wards the painful feeling; and, to speak in the common language of mankind, he feels nothing in the stone, but feels a violent pain in his head. It is quite otherwise when he leans his head gently against the pillar; for then he will tell you that he feels nothing in his head, but feels hardness in the stone. Hath he not a sensation in this case as well as in the other? Undoubtedly he hath; but it is a sensation which nature intended only as a sign of something in the stone; and, accordingly, he instantly fixes his attention upon the thing signified; and cannot, without great difficulty, attend so much to the sensation as to be persuaded that there is any such thing distinct from the hardness it signifies.

"But however difficult it may be to attend to this fugitive sensation, to stop its rapid progress, and to disjoin it from the external quality of hardness, in whose shadow it is apt immediately to hide itself: this is what a philosopher by pains and practice must attain, otherwise it will be impossible for him to reason justly upon this subject, or even to understand what is here advanced. For the last appeal, in subjects of this nature, must be to what a man feels and perceives in his own mind."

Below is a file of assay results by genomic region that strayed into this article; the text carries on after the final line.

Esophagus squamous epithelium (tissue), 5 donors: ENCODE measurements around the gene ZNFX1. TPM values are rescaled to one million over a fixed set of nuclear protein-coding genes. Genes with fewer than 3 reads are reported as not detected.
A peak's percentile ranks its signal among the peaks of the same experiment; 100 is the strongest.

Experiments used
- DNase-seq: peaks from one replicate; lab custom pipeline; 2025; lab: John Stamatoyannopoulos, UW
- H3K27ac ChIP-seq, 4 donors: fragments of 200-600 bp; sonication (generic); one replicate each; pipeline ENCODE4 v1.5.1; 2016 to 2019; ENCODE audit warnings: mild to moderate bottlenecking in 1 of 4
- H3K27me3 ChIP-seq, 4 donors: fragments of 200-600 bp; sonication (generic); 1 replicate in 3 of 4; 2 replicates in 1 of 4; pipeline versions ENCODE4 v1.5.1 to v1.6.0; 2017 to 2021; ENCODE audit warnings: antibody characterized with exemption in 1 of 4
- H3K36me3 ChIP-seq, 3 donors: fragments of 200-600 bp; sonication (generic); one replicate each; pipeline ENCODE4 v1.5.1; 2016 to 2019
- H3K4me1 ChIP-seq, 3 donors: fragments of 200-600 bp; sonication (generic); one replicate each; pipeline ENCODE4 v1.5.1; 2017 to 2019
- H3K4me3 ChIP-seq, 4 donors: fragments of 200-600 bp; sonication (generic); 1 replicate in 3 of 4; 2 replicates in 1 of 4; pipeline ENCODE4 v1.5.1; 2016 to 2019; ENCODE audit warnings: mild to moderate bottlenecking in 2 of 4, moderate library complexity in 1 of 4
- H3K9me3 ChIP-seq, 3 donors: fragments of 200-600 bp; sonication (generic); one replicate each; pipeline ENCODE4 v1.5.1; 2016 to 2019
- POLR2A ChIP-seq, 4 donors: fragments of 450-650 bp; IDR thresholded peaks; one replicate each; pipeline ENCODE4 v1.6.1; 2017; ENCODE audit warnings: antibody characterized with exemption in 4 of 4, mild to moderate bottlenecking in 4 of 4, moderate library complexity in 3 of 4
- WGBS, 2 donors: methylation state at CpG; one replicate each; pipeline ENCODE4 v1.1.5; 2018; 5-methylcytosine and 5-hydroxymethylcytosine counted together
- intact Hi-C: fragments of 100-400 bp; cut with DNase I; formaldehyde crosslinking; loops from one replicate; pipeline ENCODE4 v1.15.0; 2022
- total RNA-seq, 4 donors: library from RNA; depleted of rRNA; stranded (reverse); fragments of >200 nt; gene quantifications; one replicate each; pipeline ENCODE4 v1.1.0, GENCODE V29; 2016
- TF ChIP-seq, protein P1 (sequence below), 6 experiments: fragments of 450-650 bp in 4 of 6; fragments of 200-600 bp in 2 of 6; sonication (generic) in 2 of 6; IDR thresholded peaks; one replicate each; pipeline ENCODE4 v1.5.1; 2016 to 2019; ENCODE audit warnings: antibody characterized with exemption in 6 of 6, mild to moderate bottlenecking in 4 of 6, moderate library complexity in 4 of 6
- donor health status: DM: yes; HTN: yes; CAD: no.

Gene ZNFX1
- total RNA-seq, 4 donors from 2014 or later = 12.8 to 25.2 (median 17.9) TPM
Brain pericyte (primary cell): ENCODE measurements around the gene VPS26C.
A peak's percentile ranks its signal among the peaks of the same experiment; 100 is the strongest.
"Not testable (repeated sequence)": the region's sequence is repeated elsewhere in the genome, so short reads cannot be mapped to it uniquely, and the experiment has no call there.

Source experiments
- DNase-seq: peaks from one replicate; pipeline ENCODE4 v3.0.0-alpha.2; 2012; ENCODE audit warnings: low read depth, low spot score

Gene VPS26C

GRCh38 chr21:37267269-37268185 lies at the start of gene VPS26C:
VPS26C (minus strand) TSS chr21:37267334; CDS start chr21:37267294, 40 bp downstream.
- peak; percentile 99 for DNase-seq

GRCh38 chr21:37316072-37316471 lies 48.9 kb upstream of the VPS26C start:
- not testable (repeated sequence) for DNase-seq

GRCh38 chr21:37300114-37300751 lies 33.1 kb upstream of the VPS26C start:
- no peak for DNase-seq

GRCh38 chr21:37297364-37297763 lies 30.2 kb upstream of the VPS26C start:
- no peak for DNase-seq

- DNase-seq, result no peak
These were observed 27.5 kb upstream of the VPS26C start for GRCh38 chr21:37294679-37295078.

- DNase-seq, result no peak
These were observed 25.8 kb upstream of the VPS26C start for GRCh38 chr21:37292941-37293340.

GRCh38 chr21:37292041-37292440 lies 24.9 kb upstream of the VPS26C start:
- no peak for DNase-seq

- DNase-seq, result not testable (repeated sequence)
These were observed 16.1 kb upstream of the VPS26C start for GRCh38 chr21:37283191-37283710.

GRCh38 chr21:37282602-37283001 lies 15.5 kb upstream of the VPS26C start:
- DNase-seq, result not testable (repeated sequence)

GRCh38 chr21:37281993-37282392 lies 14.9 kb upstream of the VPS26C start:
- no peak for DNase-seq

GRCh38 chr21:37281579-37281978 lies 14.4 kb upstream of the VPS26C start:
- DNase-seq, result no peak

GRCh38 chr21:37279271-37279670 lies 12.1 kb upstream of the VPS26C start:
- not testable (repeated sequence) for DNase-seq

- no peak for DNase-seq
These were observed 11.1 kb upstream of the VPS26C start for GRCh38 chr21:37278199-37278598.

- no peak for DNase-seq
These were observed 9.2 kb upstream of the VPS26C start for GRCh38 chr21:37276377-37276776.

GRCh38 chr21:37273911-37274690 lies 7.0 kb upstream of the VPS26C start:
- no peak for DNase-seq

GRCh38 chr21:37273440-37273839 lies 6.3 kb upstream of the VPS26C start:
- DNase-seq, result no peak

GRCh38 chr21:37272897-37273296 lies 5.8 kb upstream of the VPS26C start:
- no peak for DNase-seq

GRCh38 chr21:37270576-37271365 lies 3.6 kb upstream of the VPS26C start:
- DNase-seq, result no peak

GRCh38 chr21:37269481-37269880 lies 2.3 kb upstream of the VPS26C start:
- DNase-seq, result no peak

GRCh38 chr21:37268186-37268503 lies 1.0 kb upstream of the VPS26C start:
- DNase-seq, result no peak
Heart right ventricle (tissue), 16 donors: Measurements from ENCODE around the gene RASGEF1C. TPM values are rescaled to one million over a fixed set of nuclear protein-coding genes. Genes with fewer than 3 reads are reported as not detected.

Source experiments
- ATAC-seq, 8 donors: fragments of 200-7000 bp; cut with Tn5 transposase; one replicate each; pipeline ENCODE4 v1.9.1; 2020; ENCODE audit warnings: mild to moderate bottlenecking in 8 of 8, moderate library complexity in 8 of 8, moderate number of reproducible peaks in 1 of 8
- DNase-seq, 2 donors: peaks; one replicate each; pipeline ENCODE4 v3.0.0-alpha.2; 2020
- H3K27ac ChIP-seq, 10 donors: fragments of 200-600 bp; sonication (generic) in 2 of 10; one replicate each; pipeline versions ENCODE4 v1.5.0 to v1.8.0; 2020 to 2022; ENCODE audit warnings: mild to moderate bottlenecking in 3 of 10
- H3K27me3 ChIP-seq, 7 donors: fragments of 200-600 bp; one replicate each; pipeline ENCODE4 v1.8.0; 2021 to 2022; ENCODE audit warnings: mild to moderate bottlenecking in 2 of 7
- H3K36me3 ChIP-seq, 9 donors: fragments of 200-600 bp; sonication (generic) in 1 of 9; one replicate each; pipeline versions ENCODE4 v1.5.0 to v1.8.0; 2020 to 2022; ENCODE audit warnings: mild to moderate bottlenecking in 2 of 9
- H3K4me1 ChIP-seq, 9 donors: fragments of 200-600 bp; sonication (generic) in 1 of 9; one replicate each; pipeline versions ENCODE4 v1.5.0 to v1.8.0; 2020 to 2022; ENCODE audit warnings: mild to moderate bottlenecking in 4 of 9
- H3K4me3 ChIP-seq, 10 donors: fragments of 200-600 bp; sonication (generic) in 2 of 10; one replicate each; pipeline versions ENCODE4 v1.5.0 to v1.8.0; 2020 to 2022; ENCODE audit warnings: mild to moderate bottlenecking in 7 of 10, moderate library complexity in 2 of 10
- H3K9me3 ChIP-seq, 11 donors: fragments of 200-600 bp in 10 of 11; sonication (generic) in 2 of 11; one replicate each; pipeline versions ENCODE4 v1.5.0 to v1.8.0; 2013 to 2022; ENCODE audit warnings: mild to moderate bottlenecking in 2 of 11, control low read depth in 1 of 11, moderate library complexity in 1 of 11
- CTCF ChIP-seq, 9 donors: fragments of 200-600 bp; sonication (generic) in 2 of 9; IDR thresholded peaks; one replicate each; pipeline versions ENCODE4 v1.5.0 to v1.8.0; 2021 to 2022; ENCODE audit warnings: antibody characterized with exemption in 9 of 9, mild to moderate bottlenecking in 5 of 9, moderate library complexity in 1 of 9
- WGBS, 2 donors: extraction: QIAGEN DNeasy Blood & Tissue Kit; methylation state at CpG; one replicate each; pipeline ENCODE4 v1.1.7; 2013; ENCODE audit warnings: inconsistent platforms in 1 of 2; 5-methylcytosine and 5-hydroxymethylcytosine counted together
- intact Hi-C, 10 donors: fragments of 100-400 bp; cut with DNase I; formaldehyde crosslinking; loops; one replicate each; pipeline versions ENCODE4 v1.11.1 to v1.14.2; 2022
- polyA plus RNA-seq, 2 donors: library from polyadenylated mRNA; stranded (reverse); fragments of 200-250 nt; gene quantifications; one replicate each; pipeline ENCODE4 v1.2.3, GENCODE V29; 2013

§ 31. Of certain indefinite feelings sometimes ascribed to the touch. In connexion with these views on the sensations of touch, it is proper to remark, that certain feelings have been ascribed to that sense, which are probably of a character too indefinite to admit of a positive and undoubted classification. Although they clearly have their place in the general arrangement which has been laid down, with the states of mind which we are now considering; that is to say, are rather of an external and material, than of an internal origin; still they do not so evidently admit of an assignment to a particular sense. Those sensations to which we now refer, (if it be proper to use that term in application to them,) appear to have their origin in the human system considered as a whole, made up of bones, flesh, muscles, the senses, &c., rather than to be susceptible of being traced to any particular part. Of this description are the feelings expressed by the terms uneasiness, weariness, weakness, sickness, and those of an opposite character, as ease, hilarity, health, vigour, &c.